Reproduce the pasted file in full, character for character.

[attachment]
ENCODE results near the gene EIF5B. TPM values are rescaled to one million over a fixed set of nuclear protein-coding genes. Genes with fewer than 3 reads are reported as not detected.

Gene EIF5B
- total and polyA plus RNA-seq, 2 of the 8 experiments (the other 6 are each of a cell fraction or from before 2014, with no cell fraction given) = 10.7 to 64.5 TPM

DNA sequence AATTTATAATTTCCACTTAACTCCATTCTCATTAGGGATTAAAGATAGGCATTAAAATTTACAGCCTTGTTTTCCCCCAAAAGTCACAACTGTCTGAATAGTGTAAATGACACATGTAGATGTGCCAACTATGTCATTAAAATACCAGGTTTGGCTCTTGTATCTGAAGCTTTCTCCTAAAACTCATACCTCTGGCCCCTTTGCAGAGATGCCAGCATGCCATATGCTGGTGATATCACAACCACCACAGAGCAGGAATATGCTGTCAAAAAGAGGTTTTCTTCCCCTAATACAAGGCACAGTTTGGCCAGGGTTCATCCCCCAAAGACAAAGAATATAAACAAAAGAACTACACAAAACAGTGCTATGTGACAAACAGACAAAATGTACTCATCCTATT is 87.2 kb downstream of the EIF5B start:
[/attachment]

ENCODE results near the gene EIF5B. TPM values are rescaled to one million over a fixed set of nuclear protein-coding genes. Genes with fewer than 3 reads are reported as not detected.

Gene EIF5B
- total and polyA plus RNA-seq, 2 of the 8 experiments (the other 6 are each of a cell fraction or from before 2014, with no cell fraction given) = 10.7 to 64.5 TPM

DNA sequence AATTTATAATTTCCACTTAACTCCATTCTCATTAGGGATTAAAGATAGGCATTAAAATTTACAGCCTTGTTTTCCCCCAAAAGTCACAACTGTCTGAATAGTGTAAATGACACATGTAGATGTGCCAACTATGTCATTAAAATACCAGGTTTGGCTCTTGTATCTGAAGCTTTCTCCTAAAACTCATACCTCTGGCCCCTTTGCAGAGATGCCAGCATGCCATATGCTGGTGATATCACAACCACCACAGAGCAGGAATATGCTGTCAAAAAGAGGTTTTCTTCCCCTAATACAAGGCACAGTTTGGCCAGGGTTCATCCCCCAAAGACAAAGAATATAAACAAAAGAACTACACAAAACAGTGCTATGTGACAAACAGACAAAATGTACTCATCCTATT is 87.2 kb downstream of the EIF5B start: